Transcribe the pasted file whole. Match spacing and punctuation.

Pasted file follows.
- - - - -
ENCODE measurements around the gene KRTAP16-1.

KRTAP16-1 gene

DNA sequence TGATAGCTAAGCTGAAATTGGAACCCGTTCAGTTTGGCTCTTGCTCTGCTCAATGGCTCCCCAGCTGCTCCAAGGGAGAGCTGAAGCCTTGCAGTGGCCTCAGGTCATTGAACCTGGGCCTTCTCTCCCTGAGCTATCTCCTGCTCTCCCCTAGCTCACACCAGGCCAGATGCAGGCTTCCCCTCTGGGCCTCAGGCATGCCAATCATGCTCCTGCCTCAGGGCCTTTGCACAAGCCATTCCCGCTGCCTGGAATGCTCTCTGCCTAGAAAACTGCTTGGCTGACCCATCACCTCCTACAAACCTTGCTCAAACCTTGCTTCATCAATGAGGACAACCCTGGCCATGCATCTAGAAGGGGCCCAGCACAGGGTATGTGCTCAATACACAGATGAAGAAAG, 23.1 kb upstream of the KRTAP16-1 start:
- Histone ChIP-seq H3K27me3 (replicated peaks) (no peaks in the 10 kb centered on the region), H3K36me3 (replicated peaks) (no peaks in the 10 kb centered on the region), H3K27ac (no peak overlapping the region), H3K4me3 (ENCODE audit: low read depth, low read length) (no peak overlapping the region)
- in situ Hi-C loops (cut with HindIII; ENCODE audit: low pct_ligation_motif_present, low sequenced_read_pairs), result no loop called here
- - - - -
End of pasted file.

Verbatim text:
ENCODE measurements around the gene KRTAP16-1.

KRTAP16-1 gene

DNA sequence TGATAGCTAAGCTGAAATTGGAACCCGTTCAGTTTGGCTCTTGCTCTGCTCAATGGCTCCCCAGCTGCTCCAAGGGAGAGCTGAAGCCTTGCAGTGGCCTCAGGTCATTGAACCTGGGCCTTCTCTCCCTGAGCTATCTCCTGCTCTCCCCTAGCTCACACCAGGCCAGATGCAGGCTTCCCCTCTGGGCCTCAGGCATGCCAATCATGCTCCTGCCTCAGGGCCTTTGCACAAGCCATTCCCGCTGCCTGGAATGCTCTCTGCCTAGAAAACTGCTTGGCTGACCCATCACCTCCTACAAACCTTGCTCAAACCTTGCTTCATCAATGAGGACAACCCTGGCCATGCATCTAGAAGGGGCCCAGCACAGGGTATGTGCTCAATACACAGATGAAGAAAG, 23.1 kb upstream of the KRTAP16-1 start:
- Histone ChIP-seq H3K27me3 (replicated peaks) (no peaks in the 10 kb centered on the region), H3K36me3 (replicated peaks) (no peaks in the 10 kb centered on the region), H3K27ac (no peak overlapping the region), H3K4me3 (ENCODE audit: low read depth, low read length) (no peak overlapping the region)
- in situ Hi-C loops (cut with HindIII; ENCODE audit: low pct_ligation_motif_present, low sequenced_read_pairs), result no loop called here